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Gravity Electricity Generation?

  1. Jun 23, 2015 #1
    We've got a scalable sun tracker that requires no electricity. See << Link removed by Moderator >> Though invented for use as a less expensive alternative to the traditional electric motor solar trackers, we have come to realize that it can actually lift a lot of weight. We haven't tested the limits of its lifting capacity yet, but we know it can easily lift 3,000 lbs per day about 3 feet. We also know that we can scale this up and/or use multiple units to lift much larger weights. So the big question for this forum is: How much weight do we need to lift and how high do we need to lift it in a day to equal the output of one 300w solar PV panel for say 8 hours? To make this simpler, assume we can lift the weight 20 feet. Thank you!!
     
    Last edited by a moderator: Apr 6, 2016
  2. jcsd
  3. Jun 23, 2015 #2

    berkeman

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    Staff: Mentor

    Welcome to the PF.

    Interesting idea using the phase-change material to generate the hydraulic force needed to move the solar panels. Clever :smile:

    Are you familiar with the equations for Work and Energy? For gravitational potential energy changes, use W = m * g * delta_height. Where m is the mass, and g is the gravitational acceleration g = 9.8m/s^2. For the Energy of the solar panel, use E = Power * time. Set the work required to move the panels equal to the electrical energy produced by the panel in your time t.
     
    Last edited: Apr 6, 2016
  4. Jun 23, 2015 #3
    Thanks for the response, this is very helpful in figuring out the weight needed to move the panels, we'll use that. Big question there is always the amount of work needed to move panels given variable wind conditions. That's why these systems are always way overbuilt.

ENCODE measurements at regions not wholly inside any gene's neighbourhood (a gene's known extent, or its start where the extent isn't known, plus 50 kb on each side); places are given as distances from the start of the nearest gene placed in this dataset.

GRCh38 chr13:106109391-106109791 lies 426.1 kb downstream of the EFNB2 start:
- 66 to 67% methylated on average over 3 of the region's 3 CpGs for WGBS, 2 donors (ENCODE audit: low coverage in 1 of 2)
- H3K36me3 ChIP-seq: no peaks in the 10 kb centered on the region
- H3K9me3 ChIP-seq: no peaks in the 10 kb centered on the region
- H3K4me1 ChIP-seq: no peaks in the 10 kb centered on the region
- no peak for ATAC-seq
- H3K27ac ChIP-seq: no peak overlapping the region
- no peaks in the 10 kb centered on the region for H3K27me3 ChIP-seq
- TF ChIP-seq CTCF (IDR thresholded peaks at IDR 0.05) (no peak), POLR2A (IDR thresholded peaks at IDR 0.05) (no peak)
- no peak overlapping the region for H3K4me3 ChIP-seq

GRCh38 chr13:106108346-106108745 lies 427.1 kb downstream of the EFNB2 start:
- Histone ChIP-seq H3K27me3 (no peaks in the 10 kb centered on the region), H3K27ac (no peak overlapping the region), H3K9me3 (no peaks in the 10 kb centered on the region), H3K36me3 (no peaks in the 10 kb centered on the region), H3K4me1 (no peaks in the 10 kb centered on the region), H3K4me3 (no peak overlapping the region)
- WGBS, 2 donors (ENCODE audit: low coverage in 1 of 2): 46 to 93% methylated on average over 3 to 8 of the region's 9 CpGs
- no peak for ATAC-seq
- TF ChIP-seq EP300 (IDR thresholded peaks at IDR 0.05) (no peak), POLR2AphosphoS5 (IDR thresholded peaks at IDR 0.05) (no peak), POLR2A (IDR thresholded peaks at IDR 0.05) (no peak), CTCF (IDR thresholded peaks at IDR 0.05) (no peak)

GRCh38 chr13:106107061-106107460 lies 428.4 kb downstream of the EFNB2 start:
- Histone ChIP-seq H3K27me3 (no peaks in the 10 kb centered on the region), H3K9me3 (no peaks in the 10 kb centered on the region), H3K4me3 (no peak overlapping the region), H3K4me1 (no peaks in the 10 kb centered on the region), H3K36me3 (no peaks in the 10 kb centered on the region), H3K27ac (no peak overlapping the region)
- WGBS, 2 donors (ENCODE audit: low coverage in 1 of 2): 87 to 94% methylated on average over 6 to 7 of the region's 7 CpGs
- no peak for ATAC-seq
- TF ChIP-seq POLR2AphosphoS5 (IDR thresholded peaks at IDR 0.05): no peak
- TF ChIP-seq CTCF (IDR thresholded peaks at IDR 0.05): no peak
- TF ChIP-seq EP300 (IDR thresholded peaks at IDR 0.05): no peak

My original question was actually slightly different. We're thinking of alternatives to moving the solar panels, i.e. can we generate electricity without using solar panels? Two idea are 1) use the torque we create (slow but strong) to run a generator (fast but with little resistance) via a set of gears, OR 2) use our rotational power to raise a large weight that can be dropped like a cuckoo clock attached to a generator. So for this latter idea, how much weight do we need lower (i.e. raise) to generate 300w for 8 hours? I'm guessing it's a lot of weight. So building off your suggestion, I guess my question is really a matter of converting Work into Electricity given delta-height. Just solve for m. I don't know the Work to Electricity equation(s) though.
     
  5. Jun 23, 2015 #4

    Bandersnatch

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    If you followed berkeman's suggestion, you'd get something like this:

    300W for 8 hours equals about 8.6MJ.
    Using simplified potential energy equation U=mgh, you can see that you need 60J to lift 1kg up 6m (about 20 feet). So 300W applied to a lifting engine with 0 losses could lift 144 metric tons of material.
    Of course, there will always be losses, but even with 10% efficiency you still get ~14 tons per day.

    This same efficiency argument goes the other way around - only a fraction of the potential energy from dropping a weight can be converted to electricity, and you'd need to drop more than 144 tons to get 8.6 MJ.
    Look up the efficiencies of dams if you want to put a number on it.

    In general, though, you're not looking at anything very viable here. Lifting things is very cheap energy-wise, and vice versa. A good visualisation of this is the following factoid: when you heat a cup of water from room temp to boil for tea, you're expending enough energy to lift the same volume of water some 10 km up.
     
  6. Jun 23, 2015 #5
    Ok, this is very insightful and helpful, and the answer is what I feared. Could we lift 144 tons 20 feet in one day? Probably. But to put an economic spin on this, that may require us to design and build a really really massive drive unit or utilize something like 864 of our existing "HD" drive units (assuming we can lift 1 ton 1m, so (144/1)*6)). Assuming we can build these for $500 a pop, that's $432k to do what a $250 PV panel can do. That's not even in the same galaxy. Looks like we'll stick to our core application unless someone else has any suggestions...
     
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